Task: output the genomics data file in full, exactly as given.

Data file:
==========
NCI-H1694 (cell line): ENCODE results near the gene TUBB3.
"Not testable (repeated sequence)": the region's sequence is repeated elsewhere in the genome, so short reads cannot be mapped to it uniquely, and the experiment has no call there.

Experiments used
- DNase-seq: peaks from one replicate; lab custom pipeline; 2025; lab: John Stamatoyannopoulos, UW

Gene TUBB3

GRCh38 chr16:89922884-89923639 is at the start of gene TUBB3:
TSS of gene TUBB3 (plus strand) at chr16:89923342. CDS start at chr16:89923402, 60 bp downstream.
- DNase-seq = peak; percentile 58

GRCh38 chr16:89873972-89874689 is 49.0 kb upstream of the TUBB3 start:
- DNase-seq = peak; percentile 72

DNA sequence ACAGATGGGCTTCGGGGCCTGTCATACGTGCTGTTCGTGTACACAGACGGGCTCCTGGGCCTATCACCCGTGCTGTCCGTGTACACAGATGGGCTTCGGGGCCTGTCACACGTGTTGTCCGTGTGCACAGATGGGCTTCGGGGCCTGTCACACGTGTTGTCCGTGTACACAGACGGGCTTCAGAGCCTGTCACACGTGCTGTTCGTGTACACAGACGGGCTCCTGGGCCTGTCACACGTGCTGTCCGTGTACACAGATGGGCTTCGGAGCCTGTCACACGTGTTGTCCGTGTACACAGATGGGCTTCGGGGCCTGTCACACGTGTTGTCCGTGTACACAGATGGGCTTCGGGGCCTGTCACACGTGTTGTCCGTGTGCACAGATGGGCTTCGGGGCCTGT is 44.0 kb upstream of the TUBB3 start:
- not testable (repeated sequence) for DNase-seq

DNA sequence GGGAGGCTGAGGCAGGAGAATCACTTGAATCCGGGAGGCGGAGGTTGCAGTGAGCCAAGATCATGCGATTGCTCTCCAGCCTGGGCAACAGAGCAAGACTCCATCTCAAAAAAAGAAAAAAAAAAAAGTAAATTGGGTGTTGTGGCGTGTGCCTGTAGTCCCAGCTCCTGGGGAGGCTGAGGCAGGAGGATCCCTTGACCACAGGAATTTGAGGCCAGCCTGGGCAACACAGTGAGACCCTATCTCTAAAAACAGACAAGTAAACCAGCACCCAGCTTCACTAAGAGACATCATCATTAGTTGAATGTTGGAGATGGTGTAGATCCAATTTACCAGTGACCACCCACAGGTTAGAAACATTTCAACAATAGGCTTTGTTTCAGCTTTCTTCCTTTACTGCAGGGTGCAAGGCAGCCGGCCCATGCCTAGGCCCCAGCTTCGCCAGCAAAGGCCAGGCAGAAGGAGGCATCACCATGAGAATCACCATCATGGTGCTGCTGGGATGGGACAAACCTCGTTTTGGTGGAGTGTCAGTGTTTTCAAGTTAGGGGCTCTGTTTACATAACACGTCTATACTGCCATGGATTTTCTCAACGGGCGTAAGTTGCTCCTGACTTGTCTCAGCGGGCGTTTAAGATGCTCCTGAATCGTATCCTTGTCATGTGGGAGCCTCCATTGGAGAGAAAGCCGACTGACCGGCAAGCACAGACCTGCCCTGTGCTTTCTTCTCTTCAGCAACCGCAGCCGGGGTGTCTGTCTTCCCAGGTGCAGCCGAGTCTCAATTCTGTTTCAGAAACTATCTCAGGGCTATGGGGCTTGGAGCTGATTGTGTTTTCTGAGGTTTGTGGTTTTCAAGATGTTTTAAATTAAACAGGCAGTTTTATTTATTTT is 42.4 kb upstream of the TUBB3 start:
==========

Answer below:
NCI-H1694 (cell line): ENCODE results near the gene TUBB3.
"Not testable (repeated sequence)": the region's sequence is repeated elsewhere in the genome, so short reads cannot be mapped to it uniquely, and the experiment has no call there.

Experiments used
- DNase-seq: peaks from one replicate; lab custom pipeline; 2025; lab: John Stamatoyannopoulos, UW

Gene TUBB3

GRCh38 chr16:89922884-89923639 is at the start of gene TUBB3:
TSS of gene TUBB3 (plus strand) at chr16:89923342. CDS start at chr16:89923402, 60 bp downstream.
- DNase-seq = peak; percentile 58

GRCh38 chr16:89873972-89874689 is 49.0 kb upstream of the TUBB3 start:
- DNase-seq = peak; percentile 72

DNA sequence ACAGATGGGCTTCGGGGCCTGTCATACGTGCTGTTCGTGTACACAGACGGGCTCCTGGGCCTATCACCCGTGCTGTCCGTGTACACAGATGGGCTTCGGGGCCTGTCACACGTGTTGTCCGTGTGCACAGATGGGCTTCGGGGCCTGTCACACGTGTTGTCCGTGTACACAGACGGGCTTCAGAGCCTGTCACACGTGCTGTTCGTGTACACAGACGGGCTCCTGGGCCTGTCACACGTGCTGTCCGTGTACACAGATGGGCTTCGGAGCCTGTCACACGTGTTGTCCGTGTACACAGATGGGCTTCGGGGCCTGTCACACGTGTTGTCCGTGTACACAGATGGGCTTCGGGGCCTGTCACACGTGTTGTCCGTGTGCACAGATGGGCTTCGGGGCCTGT is 44.0 kb upstream of the TUBB3 start:
- not testable (repeated sequence) for DNase-seq

DNA sequence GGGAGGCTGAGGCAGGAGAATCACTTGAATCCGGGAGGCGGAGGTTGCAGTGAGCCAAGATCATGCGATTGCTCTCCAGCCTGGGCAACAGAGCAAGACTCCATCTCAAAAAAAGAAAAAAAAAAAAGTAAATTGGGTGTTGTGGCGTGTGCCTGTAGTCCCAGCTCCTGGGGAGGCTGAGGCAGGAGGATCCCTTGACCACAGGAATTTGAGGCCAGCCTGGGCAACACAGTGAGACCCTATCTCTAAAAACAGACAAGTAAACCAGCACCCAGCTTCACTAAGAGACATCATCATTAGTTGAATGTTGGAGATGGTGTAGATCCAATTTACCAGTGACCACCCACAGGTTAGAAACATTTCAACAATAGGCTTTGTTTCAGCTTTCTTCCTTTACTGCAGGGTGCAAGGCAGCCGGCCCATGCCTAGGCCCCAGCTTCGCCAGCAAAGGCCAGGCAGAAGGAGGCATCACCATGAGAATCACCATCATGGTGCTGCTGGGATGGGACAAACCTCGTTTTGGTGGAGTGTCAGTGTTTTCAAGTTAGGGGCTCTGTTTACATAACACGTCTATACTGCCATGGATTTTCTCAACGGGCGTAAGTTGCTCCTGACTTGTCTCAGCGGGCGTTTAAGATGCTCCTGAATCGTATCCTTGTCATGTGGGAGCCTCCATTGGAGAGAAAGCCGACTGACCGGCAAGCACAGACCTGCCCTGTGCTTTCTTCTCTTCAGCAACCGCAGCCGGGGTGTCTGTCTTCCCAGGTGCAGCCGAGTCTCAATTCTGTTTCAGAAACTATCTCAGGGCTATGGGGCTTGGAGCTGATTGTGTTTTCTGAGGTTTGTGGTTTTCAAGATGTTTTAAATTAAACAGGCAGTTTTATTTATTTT is 42.4 kb upstream of the TUBB3 start: